by 99 Seats
Here. Enjoy this blatant disregard for copyright laws.
by 99 Seats
I didn't watch the Emmys last night. I've largely given up on giving a shit about awards shows. This paragraph explains why pretty succinctly:
"The Daily Show," really? We like it and all, but it already has a shelf full of Emmys. And in a show desperate for a "wow" moment, we can't believe Emmy voters deprived us of what could've been a historically bitter acceptance speech from ousted "Tonight Show" host Conan O'Brien. Plus, he deserved it: That final stretch of shows was Conan at his absolute peak.
Ugh. So consistently having a good show, year in and year out, well, that's just bo-ring! A bitter, angry acceptance speech would have been DRAMA! And that's what it's all about, right? That kind of sentiment reminds me of those political writers who want to keep the Senate as a non-functioning body because it's better for their stories. Who cares about the health of the nation if we're all on tenderhooks to see what President Ben Nelson decides is going to help get re-elected in Nebraska? It makes for better copy!
Lord knows I love television, but it's essentially a delivery system for advertising. And these kind awards orgies are advertising for the delivery systems for advertising. If they do award some quality along the way, it's lovely. But let's be clear: quality isn't the only thing winning statues out there.
A good friend of mine, when he was younger, used to rush out and buy the newest album for his favorite bands, just so they would have a good showing on the Billboard Top Ten. That meant they were good, was his reasoning, and no one could make fun of him for liking them. When I was younger, I used to get heavily invested in the Oscars. When Anna Paquin won for The Piano was practically jumping up and down like a Filipino beauty queen's fans. It conferred some legitimacy to these weird, quirky "indie" movies I liked so much. Now...I don't care. I just don't care if the movies or tv shows I like get some nice statuettes for their mantles. They do the work I like and I'm happy to watch them while they're on.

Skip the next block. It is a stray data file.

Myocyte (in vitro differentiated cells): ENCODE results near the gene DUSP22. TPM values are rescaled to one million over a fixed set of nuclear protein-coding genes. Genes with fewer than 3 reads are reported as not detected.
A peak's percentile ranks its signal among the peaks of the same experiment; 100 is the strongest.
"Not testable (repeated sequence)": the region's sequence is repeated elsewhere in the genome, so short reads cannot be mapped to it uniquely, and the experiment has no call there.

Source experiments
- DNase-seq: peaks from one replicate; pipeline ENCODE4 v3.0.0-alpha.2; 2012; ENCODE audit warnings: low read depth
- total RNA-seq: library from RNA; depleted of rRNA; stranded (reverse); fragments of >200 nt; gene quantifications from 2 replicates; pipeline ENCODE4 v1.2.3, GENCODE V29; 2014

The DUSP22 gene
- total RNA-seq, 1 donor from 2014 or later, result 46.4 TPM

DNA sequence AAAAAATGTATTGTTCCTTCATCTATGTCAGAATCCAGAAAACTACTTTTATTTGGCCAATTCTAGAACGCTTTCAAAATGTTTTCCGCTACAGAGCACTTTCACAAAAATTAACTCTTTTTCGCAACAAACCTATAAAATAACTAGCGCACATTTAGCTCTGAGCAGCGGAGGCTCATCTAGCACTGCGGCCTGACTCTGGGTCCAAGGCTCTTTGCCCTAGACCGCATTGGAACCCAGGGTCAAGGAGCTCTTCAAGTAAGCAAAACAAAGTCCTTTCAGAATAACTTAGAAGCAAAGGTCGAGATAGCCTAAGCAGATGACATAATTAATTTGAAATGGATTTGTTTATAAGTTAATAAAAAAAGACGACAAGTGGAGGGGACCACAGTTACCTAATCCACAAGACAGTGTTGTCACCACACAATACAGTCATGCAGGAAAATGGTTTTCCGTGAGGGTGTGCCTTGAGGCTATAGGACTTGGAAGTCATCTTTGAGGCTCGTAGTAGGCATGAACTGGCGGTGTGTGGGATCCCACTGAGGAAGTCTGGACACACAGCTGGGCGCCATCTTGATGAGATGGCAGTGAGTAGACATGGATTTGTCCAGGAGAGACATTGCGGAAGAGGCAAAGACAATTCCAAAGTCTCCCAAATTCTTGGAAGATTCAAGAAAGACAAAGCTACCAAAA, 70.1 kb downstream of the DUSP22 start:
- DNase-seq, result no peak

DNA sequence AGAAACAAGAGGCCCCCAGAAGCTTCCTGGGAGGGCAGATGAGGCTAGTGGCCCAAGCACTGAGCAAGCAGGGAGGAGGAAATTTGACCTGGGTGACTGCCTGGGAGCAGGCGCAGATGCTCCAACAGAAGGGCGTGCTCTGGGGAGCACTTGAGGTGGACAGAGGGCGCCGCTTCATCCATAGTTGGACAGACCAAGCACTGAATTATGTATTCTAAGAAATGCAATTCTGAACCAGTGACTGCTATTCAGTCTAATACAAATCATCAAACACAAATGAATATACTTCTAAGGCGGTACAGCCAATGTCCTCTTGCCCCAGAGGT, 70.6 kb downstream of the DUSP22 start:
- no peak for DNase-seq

For me, hands down, the best drama of the year was Lost and the best comedy was Community. I'd kick Danny DeVito a nod for his willingness to be utterly disgusting on a weekly basis. Jane Lynch was definitely the only good thing on Glee, so kudos. And, yes, I'd still be handing hardware to Jon Stewart, Team Coco or not. What would you have voted for?
by 99 Seats
For the obvious reasons, I wanted to look this up on YouTube and found this terrific video of the full speech. I highly recommend watching the full speech. We have all heard and read his closing, the thundering, powerful last two minutes, but the full speech is equally amazing.
Watching it puts the awful, sorry spectacle that is Glenn Beck in sharp relief. A friend of mine raised a very good question on Facebook the other day: if good, decent liberals are saying that Ground Zero isn't "Hallowed Ground," then why are they upset about Glenn Beck making a speech on the steps of the Lincoln Memorial? It might have been a little tongue-in-cheek, but the point stuck with me. I thought about it and thought about it and then watching this, I realized that I don't care about him making the speech on the step of the Lincoln Memorial. He has every right to make any and every speech he wants to make, no matter how much it offends me.
But. Watching Dr. King's speech and think about this country in 1963. Black people were literally being killed in the streets, fighting for their human rights. A large number of state and federal officials had openly declared their hostility to giving those rights. The Civil Rights Act was a year off and would cost both LBJ and the Democratic Party dearly. This was the backdrop for Dr. King. This was what he was facing.
I'm an open-minded person enough to say that the concerns of wealthy, white people are in someways legitimate...but I haven't heard of any police officer turning a hose on any of them, I haven't heard about lynchings of white businessmen because they opened a store in a black neighborhood, I haven't heard about any white boys murdered for ogling black women. Fine, you're angry that the people you like are out of power (sort of). That doesn't add up to a civil rights movement.